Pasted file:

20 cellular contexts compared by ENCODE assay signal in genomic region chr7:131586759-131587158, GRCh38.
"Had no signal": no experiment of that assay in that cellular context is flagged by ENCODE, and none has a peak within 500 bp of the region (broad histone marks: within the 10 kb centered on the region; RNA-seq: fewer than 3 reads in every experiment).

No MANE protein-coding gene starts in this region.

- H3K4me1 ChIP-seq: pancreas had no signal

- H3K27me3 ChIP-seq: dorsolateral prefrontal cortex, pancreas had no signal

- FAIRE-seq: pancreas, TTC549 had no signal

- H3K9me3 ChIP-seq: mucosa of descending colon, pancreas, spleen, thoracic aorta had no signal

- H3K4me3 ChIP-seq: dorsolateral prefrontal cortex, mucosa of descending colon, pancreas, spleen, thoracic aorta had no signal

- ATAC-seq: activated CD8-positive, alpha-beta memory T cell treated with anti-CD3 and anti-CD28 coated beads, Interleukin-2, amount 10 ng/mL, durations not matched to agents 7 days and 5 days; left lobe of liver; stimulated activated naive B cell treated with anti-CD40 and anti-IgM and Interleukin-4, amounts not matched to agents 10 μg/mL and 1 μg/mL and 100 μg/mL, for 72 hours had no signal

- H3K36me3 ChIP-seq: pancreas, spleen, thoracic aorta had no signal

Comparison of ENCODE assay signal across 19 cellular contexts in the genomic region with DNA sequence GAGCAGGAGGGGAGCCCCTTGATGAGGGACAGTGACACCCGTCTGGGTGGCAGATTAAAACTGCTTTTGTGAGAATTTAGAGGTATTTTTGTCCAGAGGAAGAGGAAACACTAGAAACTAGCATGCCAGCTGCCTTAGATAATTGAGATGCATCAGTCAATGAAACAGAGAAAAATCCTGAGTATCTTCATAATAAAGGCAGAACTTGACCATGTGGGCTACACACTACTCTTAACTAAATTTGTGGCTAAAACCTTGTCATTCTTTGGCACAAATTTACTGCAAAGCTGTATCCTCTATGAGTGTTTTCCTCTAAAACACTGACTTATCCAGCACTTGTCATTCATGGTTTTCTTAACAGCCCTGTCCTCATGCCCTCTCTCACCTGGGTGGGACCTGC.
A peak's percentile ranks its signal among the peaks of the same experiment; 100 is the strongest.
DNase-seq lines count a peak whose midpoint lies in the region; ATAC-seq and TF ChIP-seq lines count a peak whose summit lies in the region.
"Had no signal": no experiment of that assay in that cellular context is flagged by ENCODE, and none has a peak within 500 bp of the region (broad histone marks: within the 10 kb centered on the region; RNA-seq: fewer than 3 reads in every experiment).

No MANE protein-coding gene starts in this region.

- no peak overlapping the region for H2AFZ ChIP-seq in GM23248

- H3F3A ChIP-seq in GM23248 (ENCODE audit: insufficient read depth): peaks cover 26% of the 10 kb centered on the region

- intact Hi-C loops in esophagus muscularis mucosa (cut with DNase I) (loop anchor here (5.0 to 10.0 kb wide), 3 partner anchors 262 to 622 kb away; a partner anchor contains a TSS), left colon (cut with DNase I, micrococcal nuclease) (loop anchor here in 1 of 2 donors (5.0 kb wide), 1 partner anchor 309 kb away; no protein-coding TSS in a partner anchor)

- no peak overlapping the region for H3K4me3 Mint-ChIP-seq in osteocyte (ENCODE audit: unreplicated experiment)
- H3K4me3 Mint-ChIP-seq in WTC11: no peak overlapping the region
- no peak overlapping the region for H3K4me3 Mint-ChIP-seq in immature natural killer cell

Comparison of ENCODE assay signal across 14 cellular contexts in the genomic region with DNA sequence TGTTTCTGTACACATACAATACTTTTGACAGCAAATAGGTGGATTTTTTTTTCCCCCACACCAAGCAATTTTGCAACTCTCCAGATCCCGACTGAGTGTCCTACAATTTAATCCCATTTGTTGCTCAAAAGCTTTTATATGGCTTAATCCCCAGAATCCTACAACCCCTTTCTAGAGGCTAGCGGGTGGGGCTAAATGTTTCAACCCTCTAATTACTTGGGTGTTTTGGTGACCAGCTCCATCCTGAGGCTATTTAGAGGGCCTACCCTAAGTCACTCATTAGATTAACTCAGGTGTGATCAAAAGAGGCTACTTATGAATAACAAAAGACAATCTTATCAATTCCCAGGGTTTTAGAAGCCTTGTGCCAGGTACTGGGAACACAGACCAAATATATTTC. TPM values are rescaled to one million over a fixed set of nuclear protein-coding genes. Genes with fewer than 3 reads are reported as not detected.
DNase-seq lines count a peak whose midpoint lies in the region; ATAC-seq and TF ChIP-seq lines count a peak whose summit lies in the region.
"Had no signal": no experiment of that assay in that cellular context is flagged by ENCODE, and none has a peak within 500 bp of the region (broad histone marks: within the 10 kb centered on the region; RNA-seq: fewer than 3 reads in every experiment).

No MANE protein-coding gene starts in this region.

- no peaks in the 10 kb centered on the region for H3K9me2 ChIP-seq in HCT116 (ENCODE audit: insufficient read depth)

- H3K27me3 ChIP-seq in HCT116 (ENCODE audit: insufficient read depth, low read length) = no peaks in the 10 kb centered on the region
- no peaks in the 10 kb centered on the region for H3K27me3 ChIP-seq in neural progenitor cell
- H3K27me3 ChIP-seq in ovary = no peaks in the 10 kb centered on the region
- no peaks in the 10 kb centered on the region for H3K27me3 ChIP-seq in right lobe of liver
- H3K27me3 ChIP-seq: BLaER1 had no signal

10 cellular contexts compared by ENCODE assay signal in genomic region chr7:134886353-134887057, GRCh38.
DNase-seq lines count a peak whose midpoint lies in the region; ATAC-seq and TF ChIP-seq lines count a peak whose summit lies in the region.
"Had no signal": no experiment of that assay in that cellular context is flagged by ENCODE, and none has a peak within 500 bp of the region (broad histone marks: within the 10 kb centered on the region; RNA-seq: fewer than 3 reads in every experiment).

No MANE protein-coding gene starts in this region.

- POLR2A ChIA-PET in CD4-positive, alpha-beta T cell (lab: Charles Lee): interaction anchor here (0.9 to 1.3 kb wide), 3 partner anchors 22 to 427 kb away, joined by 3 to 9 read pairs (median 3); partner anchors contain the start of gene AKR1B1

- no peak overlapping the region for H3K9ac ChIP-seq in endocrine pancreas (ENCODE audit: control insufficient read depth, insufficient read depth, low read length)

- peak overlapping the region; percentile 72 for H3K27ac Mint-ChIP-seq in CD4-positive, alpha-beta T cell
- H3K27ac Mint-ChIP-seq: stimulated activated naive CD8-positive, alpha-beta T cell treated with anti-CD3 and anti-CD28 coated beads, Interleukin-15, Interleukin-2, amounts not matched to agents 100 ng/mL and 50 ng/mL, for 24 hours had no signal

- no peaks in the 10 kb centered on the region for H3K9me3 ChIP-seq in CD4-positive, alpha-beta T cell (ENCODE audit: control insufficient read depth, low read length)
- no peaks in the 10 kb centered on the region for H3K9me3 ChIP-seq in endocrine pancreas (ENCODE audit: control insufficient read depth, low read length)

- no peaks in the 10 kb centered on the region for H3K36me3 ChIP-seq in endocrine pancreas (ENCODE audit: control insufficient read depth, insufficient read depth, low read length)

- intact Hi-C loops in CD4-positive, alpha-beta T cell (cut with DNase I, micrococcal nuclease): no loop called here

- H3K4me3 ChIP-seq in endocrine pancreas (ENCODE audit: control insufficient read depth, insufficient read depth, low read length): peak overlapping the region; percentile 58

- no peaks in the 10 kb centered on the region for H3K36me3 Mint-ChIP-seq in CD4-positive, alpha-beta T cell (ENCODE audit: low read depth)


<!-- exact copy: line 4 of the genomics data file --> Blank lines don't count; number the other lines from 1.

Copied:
- H3K4me1 ChIP-seq: pancreas had no signal